NASA Developing Unmanned Glider For Mars Mission

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A small boomerang-shaped aircraft that will go for a test launch later this year could be the first unmanned aerial system to glide over the surface of Mars, if NASA’s project comes to fruition. The Prandtl-m prototype’s test, one of three in the planning stages, will include a launch from a high-altitude balloon at about 100,000 feet to simulate the Martian atmosphere. It’s hoped that the aircraft will ride along on a rover mission slated for 2022-2024 to help survey the Martian landscape. “It would be able to deploy and fly in the Martian atmosphere and glide down and land,” Al Bowers,Prandtl-m program manager,said on NASA’s website. “The Prandtl-m could overfly some of the proposed landing sites for a future astronaut mission and send back to Earth very detailed high resolution photographic map images that could tell scientists about the suitability of those landing sites.”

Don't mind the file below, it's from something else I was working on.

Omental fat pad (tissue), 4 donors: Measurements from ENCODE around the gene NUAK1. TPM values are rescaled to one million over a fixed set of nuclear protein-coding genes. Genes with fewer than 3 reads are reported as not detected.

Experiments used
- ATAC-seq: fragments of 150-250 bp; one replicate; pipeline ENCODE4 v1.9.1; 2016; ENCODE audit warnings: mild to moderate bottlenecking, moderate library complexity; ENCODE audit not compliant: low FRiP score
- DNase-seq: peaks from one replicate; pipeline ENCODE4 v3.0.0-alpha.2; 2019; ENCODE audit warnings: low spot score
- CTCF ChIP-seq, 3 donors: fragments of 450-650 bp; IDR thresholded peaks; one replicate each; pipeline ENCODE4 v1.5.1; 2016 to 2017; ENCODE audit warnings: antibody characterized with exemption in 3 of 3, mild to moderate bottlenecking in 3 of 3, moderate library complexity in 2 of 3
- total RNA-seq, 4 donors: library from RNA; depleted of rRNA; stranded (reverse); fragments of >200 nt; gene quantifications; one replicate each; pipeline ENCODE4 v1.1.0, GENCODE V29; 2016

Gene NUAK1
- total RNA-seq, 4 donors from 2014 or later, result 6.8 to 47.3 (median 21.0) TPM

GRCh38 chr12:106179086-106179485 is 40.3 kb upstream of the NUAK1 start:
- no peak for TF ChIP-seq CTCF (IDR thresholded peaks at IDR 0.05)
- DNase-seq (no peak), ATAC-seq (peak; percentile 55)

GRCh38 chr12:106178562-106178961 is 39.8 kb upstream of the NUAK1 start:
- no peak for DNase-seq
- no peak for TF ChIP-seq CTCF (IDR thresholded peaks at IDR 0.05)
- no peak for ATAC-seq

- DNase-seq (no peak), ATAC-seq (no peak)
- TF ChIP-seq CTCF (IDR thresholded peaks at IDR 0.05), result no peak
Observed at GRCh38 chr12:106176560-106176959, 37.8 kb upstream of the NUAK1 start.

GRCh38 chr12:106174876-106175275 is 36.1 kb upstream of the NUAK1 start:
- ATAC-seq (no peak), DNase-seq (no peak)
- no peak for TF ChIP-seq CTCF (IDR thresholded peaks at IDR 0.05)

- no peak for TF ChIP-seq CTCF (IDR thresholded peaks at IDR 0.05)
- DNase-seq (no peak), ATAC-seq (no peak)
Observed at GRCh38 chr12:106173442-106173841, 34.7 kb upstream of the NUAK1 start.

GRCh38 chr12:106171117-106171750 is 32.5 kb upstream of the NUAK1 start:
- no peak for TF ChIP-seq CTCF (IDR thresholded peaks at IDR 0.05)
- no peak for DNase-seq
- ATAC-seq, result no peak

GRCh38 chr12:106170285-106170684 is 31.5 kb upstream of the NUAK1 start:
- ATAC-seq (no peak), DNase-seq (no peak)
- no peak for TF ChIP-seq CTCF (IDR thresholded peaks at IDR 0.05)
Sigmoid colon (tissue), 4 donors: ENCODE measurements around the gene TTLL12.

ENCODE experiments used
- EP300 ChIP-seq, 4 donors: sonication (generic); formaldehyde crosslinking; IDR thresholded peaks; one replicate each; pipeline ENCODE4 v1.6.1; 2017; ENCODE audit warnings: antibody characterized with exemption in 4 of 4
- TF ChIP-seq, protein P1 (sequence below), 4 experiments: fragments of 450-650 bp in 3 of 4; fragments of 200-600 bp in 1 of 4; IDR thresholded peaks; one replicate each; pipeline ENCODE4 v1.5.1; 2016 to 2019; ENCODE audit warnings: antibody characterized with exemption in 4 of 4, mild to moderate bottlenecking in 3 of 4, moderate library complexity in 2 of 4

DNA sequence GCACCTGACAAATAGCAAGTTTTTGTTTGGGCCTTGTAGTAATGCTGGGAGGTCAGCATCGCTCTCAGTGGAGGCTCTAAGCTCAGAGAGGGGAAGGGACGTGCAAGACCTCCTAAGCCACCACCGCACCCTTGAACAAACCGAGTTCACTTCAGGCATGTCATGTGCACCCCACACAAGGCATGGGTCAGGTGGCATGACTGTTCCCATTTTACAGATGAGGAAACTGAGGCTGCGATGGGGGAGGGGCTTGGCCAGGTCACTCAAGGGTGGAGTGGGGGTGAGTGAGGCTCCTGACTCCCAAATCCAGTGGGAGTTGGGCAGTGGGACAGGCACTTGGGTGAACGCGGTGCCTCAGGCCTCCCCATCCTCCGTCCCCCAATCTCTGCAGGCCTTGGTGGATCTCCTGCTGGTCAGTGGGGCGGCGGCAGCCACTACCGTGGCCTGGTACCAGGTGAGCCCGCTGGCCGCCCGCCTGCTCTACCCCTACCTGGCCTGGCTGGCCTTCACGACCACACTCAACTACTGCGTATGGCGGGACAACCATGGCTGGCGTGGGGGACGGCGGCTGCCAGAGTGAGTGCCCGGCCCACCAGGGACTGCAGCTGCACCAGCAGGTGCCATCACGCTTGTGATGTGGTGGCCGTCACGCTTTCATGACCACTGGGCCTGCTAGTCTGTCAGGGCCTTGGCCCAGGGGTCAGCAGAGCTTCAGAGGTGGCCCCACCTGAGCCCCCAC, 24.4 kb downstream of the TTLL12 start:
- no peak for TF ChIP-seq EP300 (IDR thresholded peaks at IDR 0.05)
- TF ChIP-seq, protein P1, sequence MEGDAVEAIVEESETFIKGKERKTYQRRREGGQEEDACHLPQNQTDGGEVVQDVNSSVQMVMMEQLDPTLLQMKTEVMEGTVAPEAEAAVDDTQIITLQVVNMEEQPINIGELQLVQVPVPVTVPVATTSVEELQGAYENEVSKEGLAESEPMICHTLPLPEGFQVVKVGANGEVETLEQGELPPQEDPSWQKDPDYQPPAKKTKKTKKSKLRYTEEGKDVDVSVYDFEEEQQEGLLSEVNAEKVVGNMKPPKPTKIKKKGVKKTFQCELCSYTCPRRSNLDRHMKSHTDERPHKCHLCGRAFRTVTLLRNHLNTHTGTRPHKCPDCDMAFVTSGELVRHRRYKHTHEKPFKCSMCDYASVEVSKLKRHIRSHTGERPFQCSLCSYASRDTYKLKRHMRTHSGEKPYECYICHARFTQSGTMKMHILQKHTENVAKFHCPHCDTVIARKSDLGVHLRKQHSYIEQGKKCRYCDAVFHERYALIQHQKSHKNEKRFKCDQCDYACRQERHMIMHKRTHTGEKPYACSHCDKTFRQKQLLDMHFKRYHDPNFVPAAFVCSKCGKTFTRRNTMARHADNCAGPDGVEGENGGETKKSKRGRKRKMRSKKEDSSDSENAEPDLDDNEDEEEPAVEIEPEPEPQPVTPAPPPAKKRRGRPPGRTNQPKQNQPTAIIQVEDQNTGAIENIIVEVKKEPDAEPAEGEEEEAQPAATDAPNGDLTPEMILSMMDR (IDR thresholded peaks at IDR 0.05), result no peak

The composite-built aircraft will be designed to fly for about 10 minutes with a range of 20 miles, gliding from 2,000 feet to the Martian surface. Prandtl-m, short for Preliminary Research Aerodynamic Design to Land on Mars, would measure 24 inches across and weigh a pound on that planet, down from 2.6 pounds on Earth. It’s not clear exactly when the first test would take place, but NASA said it’s planning a second test from a similar altitude in 2016 to try deploying the aircraft from a container before it glides back to Earth. If that’s successful, a third test would be higher yet. “If the Prandtl-m completes a 450,000-foot drop, then I think the project stands a very good chance of being able to go to NASA Headquarters and say we would like permission to ride to Mars with one of the rovers,” Bowers said.

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